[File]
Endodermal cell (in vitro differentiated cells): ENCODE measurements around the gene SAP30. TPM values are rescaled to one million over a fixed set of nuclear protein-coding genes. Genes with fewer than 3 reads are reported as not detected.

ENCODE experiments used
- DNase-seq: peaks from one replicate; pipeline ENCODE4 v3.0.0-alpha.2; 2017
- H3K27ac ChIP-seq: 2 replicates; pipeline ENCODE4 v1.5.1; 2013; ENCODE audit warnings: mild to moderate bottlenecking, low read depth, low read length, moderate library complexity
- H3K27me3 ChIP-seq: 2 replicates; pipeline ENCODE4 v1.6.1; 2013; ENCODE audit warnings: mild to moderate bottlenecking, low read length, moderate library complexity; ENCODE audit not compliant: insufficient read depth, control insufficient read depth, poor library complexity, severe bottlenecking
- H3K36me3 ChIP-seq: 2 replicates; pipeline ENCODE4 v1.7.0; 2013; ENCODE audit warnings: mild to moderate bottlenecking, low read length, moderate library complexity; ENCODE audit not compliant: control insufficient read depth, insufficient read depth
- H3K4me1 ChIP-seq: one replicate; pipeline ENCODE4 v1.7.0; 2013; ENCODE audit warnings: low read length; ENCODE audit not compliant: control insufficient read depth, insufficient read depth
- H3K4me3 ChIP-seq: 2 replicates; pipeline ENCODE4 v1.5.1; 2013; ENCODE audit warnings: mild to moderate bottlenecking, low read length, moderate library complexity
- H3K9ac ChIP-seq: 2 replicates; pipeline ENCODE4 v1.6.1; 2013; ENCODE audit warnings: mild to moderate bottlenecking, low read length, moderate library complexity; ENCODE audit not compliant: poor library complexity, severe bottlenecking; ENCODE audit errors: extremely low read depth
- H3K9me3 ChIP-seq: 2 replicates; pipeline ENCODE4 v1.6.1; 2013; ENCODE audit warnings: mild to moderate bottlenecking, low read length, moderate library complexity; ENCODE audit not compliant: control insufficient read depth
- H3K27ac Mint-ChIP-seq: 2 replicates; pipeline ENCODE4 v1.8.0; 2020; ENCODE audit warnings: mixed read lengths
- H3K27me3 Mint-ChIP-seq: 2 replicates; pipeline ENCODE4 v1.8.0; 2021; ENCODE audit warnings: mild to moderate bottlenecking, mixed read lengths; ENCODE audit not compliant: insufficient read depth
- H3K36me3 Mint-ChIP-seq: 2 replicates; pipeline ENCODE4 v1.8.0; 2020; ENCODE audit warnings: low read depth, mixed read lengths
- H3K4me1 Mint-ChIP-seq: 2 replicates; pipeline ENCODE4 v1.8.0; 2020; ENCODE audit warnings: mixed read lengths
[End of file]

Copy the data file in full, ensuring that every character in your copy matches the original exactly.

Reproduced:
Endodermal cell (in vitro differentiated cells): ENCODE measurements around the gene SAP30. TPM values are rescaled to one million over a fixed set of nuclear protein-coding genes. Genes with fewer than 3 reads are reported as not detected.

ENCODE experiments used
- DNase-seq: peaks from one replicate; pipeline ENCODE4 v3.0.0-alpha.2; 2017
- H3K27ac ChIP-seq: 2 replicates; pipeline ENCODE4 v1.5.1; 2013; ENCODE audit warnings: mild to moderate bottlenecking, low read depth, low read length, moderate library complexity
- H3K27me3 ChIP-seq: 2 replicates; pipeline ENCODE4 v1.6.1; 2013; ENCODE audit warnings: mild to moderate bottlenecking, low read length, moderate library complexity; ENCODE audit not compliant: insufficient read depth, control insufficient read depth, poor library complexity, severe bottlenecking
- H3K36me3 ChIP-seq: 2 replicates; pipeline ENCODE4 v1.7.0; 2013; ENCODE audit warnings: mild to moderate bottlenecking, low read length, moderate library complexity; ENCODE audit not compliant: control insufficient read depth, insufficient read depth
- H3K4me1 ChIP-seq: one replicate; pipeline ENCODE4 v1.7.0; 2013; ENCODE audit warnings: low read length; ENCODE audit not compliant: control insufficient read depth, insufficient read depth
- H3K4me3 ChIP-seq: 2 replicates; pipeline ENCODE4 v1.5.1; 2013; ENCODE audit warnings: mild to moderate bottlenecking, low read length, moderate library complexity
- H3K9ac ChIP-seq: 2 replicates; pipeline ENCODE4 v1.6.1; 2013; ENCODE audit warnings: mild to moderate bottlenecking, low read length, moderate library complexity; ENCODE audit not compliant: poor library complexity, severe bottlenecking; ENCODE audit errors: extremely low read depth
- H3K9me3 ChIP-seq: 2 replicates; pipeline ENCODE4 v1.6.1; 2013; ENCODE audit warnings: mild to moderate bottlenecking, low read length, moderate library complexity; ENCODE audit not compliant: control insufficient read depth
- H3K27ac Mint-ChIP-seq: 2 replicates; pipeline ENCODE4 v1.8.0; 2020; ENCODE audit warnings: mixed read lengths
- H3K27me3 Mint-ChIP-seq: 2 replicates; pipeline ENCODE4 v1.8.0; 2021; ENCODE audit warnings: mild to moderate bottlenecking, mixed read lengths; ENCODE audit not compliant: insufficient read depth
- H3K36me3 Mint-ChIP-seq: 2 replicates; pipeline ENCODE4 v1.8.0; 2020; ENCODE audit warnings: low read depth, mixed read lengths
- H3K4me1 Mint-ChIP-seq: 2 replicates; pipeline ENCODE4 v1.8.0; 2020; ENCODE audit warnings: mixed read lengths